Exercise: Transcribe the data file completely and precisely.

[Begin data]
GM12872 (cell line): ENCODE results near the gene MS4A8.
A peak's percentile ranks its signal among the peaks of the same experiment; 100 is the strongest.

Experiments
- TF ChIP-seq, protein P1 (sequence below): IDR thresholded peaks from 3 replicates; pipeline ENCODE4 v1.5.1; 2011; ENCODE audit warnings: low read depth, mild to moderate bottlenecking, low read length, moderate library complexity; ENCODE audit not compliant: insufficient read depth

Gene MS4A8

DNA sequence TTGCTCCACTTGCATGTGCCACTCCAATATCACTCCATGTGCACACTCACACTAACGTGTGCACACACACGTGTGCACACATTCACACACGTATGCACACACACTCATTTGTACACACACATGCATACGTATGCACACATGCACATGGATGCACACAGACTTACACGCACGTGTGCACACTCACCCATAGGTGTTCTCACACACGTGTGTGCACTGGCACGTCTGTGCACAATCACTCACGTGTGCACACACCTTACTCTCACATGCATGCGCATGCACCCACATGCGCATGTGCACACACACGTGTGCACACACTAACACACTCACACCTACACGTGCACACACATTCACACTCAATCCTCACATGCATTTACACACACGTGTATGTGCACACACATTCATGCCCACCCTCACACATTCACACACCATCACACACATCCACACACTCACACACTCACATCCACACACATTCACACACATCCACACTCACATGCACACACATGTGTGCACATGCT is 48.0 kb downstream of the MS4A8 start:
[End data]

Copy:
GM12872 (cell line): ENCODE results near the gene MS4A8.
A peak's percentile ranks its signal among the peaks of the same experiment; 100 is the strongest.

Experiments
- TF ChIP-seq, protein P1 (sequence below): IDR thresholded peaks from 3 replicates; pipeline ENCODE4 v1.5.1; 2011; ENCODE audit warnings: low read depth, mild to moderate bottlenecking, low read length, moderate library complexity; ENCODE audit not compliant: insufficient read depth

Gene MS4A8

DNA sequence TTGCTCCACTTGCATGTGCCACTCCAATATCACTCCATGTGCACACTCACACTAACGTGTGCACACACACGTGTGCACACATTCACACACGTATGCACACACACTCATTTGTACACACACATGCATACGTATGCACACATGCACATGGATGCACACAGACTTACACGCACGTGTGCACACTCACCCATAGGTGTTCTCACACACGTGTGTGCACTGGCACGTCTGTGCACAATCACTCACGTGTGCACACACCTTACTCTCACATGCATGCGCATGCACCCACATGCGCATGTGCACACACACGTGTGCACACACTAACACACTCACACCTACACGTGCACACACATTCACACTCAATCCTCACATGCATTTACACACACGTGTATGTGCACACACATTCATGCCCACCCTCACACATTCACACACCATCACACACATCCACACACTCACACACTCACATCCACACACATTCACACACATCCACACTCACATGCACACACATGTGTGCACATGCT is 48.0 kb downstream of the MS4A8 start: